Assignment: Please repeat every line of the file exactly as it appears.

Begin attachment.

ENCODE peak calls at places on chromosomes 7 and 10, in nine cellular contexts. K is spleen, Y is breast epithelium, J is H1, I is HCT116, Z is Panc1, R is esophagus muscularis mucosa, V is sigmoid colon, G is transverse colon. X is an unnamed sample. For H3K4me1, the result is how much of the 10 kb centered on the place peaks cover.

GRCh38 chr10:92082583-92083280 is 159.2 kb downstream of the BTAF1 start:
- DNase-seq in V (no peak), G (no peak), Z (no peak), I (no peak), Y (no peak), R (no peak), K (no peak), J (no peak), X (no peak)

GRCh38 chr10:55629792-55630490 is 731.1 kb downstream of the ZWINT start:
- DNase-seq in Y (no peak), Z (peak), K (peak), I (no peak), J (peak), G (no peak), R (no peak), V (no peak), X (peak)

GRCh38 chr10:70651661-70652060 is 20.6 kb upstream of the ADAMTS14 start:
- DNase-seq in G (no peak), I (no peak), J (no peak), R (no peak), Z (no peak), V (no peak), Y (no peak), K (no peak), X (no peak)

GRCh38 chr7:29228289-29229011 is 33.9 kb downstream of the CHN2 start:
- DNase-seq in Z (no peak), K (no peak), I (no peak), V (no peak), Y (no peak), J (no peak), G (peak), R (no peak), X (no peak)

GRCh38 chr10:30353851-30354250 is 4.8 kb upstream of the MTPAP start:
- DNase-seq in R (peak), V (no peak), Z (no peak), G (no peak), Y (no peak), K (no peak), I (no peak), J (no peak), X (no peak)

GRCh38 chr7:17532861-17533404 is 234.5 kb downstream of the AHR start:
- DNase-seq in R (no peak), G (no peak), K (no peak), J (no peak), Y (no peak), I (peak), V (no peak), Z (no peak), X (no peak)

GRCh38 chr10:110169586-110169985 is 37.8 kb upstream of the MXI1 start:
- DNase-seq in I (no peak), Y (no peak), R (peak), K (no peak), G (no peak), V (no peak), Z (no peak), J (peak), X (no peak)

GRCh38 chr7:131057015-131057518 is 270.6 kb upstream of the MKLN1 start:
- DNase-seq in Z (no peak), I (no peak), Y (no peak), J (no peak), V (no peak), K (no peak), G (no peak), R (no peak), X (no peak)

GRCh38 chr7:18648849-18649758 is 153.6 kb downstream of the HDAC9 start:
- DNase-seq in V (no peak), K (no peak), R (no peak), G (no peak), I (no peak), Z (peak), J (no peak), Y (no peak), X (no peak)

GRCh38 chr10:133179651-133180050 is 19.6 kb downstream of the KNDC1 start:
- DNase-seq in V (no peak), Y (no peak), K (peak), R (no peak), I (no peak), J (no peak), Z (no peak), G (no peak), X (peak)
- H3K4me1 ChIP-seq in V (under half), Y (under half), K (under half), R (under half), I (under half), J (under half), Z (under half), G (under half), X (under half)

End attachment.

ENCODE peak calls at places on chromosomes 7 and 10, in nine cellular contexts. K is spleen, Y is breast epithelium, J is H1, I is HCT116, Z is Panc1, R is esophagus muscularis mucosa, V is sigmoid colon, G is transverse colon. X is an unnamed sample. For H3K4me1, the result is how much of the 10 kb centered on the place peaks cover.

GRCh38 chr10:92082583-92083280 is 159.2 kb downstream of the BTAF1 start:
- DNase-seq in V (no peak), G (no peak), Z (no peak), I (no peak), Y (no peak), R (no peak), K (no peak), J (no peak), X (no peak)

GRCh38 chr10:55629792-55630490 is 731.1 kb downstream of the ZWINT start:
- DNase-seq in Y (no peak), Z (peak), K (peak), I (no peak), J (peak), G (no peak), R (no peak), V (no peak), X (peak)

GRCh38 chr10:70651661-70652060 is 20.6 kb upstream of the ADAMTS14 start:
- DNase-seq in G (no peak), I (no peak), J (no peak), R (no peak), Z (no peak), V (no peak), Y (no peak), K (no peak), X (no peak)

GRCh38 chr7:29228289-29229011 is 33.9 kb downstream of the CHN2 start:
- DNase-seq in Z (no peak), K (no peak), I (no peak), V (no peak), Y (no peak), J (no peak), G (peak), R (no peak), X (no peak)

GRCh38 chr10:30353851-30354250 is 4.8 kb upstream of the MTPAP start:
- DNase-seq in R (peak), V (no peak), Z (no peak), G (no peak), Y (no peak), K (no peak), I (no peak), J (no peak), X (no peak)

GRCh38 chr7:17532861-17533404 is 234.5 kb downstream of the AHR start:
- DNase-seq in R (no peak), G (no peak), K (no peak), J (no peak), Y (no peak), I (peak), V (no peak), Z (no peak), X (no peak)

GRCh38 chr10:110169586-110169985 is 37.8 kb upstream of the MXI1 start:
- DNase-seq in I (no peak), Y (no peak), R (peak), K (no peak), G (no peak), V (no peak), Z (no peak), J (peak), X (no peak)

GRCh38 chr7:131057015-131057518 is 270.6 kb upstream of the MKLN1 start:
- DNase-seq in Z (no peak), I (no peak), Y (no peak), J (no peak), V (no peak), K (no peak), G (no peak), R (no peak), X (no peak)

GRCh38 chr7:18648849-18649758 is 153.6 kb downstream of the HDAC9 start:
- DNase-seq in V (no peak), K (no peak), R (no peak), G (no peak), I (no peak), Z (peak), J (no peak), Y (no peak), X (no peak)

GRCh38 chr10:133179651-133180050 is 19.6 kb downstream of the KNDC1 start:
- DNase-seq in V (no peak), Y (no peak), K (peak), R (no peak), I (no peak), J (no peak), Z (no peak), G (no peak), X (peak)
- H3K4me1 ChIP-seq in V (under half), Y (under half), K (under half), R (under half), I (under half), J (under half), Z (under half), G (under half), X (under half)